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Google ARCore software kit announced today

Google’s new ARCore software developer’s kit, announced today, makes augmented reality on Android much more widely available.

To be clear, ARCore is not the same thing as Tango, which is Google’s other augmented reality project. While Tango requires specialized hardware like sensors and cameras, ARCore doesn’t. Instead, much like ARKit, ARCore doesn’t require anything other than your phone.

Google has similarly been experimenting with smartphone AR since it first showed off Project Tango to the world in 2014. Three years later the company has some great technology to show off as a result, but very little in the way of actual users. Today, the company is signaling a bit of a reactionary shift in its strategy by releasing a developer preview of ARCore, a platform that will deliver AR capabilities to Android smartphones at a scale Tango was never able to reach.

What was Tango?

Project Tango dropped the “Project” part of its name in June of last year to signal its exit from beta but it never seems to have reached far beyond the experimental. For the company’s part, Google AR/VR boss Clay Bavor says that he’s seen Tango as something to validate the use cases of AR.

“Our goal with Tango was really to prove out the core technology and show the world that it’s possible,” Bavor told TechCrunch “Obviously others have started to invest in smartphone AR, our goal with Tango has always been to drive that capability into as many devices as possible.”

And while we’re still waiting for iOS 11, and thus, ARKit, to make its public debut, ARCore is available right now. Starting today, developers can use ARCore on the Pixel and Samsung’s Galaxy S8, as long as they’re running Android 7.0 Nougat or above. Eventually, Google hopes for ARCore to run on millions more Android devices from manufacturers like Samsung, Huawei, LG and ASUS.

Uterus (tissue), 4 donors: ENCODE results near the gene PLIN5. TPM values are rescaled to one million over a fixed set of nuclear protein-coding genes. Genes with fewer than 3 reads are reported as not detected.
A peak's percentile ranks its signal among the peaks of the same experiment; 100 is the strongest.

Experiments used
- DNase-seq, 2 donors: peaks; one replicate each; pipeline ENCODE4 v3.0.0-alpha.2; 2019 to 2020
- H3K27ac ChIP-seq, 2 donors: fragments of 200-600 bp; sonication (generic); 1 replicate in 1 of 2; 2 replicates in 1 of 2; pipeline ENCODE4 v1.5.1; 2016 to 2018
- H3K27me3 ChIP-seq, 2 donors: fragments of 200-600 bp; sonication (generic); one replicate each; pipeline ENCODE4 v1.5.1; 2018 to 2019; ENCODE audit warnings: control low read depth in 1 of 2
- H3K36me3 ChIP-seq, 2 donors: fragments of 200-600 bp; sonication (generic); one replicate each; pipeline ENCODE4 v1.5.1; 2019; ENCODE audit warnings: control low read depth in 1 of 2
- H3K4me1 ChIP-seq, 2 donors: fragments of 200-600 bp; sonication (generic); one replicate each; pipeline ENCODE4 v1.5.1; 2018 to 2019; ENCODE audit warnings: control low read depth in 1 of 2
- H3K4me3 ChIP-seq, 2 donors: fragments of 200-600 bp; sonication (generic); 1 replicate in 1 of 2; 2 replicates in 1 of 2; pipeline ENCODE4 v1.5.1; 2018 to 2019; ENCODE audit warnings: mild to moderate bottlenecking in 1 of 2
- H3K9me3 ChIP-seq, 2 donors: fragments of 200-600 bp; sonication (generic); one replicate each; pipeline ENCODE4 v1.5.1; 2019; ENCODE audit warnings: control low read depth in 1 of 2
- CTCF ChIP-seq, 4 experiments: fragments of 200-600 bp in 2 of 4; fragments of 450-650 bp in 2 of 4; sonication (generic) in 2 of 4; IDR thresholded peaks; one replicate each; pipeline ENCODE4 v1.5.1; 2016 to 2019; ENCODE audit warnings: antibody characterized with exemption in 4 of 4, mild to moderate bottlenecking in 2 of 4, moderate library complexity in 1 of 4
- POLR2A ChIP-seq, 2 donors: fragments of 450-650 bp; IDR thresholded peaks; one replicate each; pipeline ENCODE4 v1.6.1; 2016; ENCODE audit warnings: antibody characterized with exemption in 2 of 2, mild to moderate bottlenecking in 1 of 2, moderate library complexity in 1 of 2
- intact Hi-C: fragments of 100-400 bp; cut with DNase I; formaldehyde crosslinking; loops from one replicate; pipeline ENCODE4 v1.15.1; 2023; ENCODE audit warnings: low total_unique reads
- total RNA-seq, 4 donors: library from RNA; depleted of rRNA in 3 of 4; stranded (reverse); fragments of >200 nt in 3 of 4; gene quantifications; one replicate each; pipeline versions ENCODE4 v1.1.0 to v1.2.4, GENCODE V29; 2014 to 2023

Like ARKit, ARCore works with Java/OpenGL, Unity and Unreal, and it will deliver on three features: motion tracking (it uses the phone’s camera to detect your position in the room), environmental understanding (so it can detect horizontal surfaces) and light estimation (so that the lighting and shadow of virtual objects match your surroundings).

whats special with Google ARCore !

ARCore works with Java/OpenGL, Unity, and Unreal and focuses on three things:

  • Motion tracking: Using the phone’s camera to observe feature points in the room and IMU sensor data, ARCore determines both the position and orientation (pose) of the phone as it moves. Virtual objects remain accurately placed.
  • Environmental understanding: It is common for AR objects to be placed on a floor or a table. ARCore can detect horizontal surfaces using the same feature points it uses for motion tracking.
  • Light estimation: ARCore observes the ambient light in the environment and makes it possible for developers to light virtual objects in ways that match their surroundings, making their appearance even more realistic.